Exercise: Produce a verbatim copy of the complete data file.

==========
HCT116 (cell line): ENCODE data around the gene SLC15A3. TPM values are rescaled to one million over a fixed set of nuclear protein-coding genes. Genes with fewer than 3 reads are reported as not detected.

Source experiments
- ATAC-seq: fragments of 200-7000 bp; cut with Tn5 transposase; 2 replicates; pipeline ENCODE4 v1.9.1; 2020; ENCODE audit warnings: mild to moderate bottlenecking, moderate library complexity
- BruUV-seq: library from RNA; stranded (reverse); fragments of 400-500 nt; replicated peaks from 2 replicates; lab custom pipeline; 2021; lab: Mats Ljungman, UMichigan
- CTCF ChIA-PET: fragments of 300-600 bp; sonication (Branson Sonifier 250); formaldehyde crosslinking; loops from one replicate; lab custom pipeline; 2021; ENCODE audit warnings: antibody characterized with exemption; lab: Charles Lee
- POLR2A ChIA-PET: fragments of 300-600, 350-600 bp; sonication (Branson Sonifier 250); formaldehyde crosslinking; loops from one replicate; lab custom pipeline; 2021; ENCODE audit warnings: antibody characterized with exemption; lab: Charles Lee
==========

HCT116 (cell line): ENCODE data around the gene SLC15A3. TPM values are rescaled to one million over a fixed set of nuclear protein-coding genes. Genes with fewer than 3 reads are reported as not detected.

Source experiments
- ATAC-seq: fragments of 200-7000 bp; cut with Tn5 transposase; 2 replicates; pipeline ENCODE4 v1.9.1; 2020; ENCODE audit warnings: mild to moderate bottlenecking, moderate library complexity
- BruUV-seq: library from RNA; stranded (reverse); fragments of 400-500 nt; replicated peaks from 2 replicates; lab custom pipeline; 2021; lab: Mats Ljungman, UMichigan
- CTCF ChIA-PET: fragments of 300-600 bp; sonication (Branson Sonifier 250); formaldehyde crosslinking; loops from one replicate; lab custom pipeline; 2021; ENCODE audit warnings: antibody characterized with exemption; lab: Charles Lee
- POLR2A ChIA-PET: fragments of 300-600, 350-600 bp; sonication (Branson Sonifier 250); formaldehyde crosslinking; loops from one replicate; lab custom pipeline; 2021; ENCODE audit warnings: antibody characterized with exemption; lab: Charles Lee